When we’re extremely angry, physiologically we’re not a whole lot different than a child throwing a tantrum. We’re literally not in our right mind. Blood has moved away from our pre-frontal cortex (the seat of conscious thought) and filled our amygdala, where the fight or flight response is triggered. We call this state being “flooded” or “triggered,” a term coined by Daniel Goleman in his bestselling book Emotional Intelligence. Basically, when you’re in fight or flight mode, you’re in no position to think or communicate logically.
When You’re Angry—Wait!
So why, then, when we’re so angry that we’re not in our right mind, do we insist on trying to work through things with our partner? Wouldn’t we be better off waiting until we were more calm and able to share logically? Absolutely! You’d almost always be better off waiting. So why don’t many of us do it? Because most of us have never been taught to do so. Our role models didn’t know how to put a conversation on hold so they could calm down, so they didn’t model this healthy behavior for us.
So what should you do when you’re really angry and you think that your partner caused it? Or when it just seems to make sense that you need to include them in your pain? You wait. Try to be patient until you’re back to being your best self, until your blood pressure is normalized. Try to wait until you’re able to be logical and pragmatic. Try to be patient until you have something helpful, not hurtful, to say.
Of course we know that patience is often the hardest thing to employ when we’re overwhelmed, as everything seems so critically important. But is it really? If you don’t finish that heated conversation right now, is it, or the issue that caused it, going to go away? Probably not.
Healthy Ways to Process Anger
I remember an example from my own life: A few years ago my girlfriend and I were in a heated argument and I was worked up. Rather than do or say something I might have regretted, I instead took a walk, alone, to the beach to think. Now my girlfriend was not happy at all at my leaving, and even expressed that she felt abandoned or didn’t know if she could rely on me to be there for her in the future if I left. But I knew I needed time to process and to cool off, and intuitively I knew that this was much more important in the long run than anything that would happen during that particular argument. So what happened to me during my time at the beach? I calmed down. I saw other perspectives that were equally as true as the one I had been so strongly holding onto. And I was able to go back and apologize and explain myself without feeling overwhelmed by the situation. Basically, I was much better off, my girlfriend was much better off, and our relationship was better off—all because I took the time to process my anger without her present.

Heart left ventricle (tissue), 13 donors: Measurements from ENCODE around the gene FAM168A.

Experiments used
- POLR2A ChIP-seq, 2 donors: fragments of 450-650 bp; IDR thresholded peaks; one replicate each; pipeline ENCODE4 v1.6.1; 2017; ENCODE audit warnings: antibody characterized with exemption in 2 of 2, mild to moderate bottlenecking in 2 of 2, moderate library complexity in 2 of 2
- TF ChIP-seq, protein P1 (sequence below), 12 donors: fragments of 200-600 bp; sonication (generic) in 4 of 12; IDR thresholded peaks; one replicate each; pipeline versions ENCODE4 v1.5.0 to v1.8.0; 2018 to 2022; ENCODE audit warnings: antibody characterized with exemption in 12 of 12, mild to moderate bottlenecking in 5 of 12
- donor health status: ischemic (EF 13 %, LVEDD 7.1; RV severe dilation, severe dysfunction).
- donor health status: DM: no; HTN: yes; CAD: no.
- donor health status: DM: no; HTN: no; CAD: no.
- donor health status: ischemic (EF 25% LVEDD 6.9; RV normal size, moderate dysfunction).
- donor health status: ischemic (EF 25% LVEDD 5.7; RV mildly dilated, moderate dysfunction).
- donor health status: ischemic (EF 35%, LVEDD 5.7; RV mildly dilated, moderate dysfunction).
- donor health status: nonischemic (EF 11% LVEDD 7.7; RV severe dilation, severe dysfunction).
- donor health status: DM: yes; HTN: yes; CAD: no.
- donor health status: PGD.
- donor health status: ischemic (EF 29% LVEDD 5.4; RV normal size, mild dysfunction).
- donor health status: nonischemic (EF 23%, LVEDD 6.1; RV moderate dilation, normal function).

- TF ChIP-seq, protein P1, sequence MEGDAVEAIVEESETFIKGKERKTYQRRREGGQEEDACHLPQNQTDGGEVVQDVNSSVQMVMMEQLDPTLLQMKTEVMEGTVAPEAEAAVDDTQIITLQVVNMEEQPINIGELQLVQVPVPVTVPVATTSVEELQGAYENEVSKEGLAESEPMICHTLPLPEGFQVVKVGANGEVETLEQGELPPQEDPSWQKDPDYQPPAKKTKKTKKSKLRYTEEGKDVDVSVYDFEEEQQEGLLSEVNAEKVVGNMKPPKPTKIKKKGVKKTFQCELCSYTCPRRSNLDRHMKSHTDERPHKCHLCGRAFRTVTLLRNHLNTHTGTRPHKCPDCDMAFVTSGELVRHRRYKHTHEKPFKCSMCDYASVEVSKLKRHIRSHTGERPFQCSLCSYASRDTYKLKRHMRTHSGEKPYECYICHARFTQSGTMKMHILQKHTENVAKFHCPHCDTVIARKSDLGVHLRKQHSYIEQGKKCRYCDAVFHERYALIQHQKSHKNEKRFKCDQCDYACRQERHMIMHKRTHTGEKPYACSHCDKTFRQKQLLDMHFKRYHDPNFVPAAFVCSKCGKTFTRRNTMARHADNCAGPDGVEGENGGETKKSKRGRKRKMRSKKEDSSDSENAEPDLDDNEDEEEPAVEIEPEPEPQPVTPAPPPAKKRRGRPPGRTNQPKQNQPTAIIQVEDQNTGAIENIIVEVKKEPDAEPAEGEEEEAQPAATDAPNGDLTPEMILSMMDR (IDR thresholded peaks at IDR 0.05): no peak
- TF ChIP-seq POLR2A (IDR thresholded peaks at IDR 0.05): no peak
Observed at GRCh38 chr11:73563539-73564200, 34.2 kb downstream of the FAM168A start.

One equally great example of what to do when you’re angry and want to work through it with you partner when you know you shouldn’t is to, instead, find an objective friend or counselor and talk it over with them. They are likely to share different perspectives that could give you more clarity. Or simply try using your breath techniques or meditating to get your mind out of its fevered pitch and back into a calm place. Don’t ever underestimate the healing power of 10-20 deep breaths or sitting with your mind for 5-10 minutes (meditation).
So, in summary, the answer to almost everything is to try to be more patient. Everything is constantly moving and changing, relationships as well, and if you can wait out the inevitable blow-up, it will eventually calm down, and there will be ample time for not only reconciliation, but maybe even growth.
Moving Beyond Anger
We know uncontrolled anger can cause huge problems for you personally and for your relationship! This is why we’ve created our Moving Beyond Anger program, available to men and women. We want to help you pinpoint what triggers you and learn more effective ways to deal with your anger, which will help you work through relationship difficulties. You can learn more about the program here or contact our Client Care Team with any questions about any of our programs and services.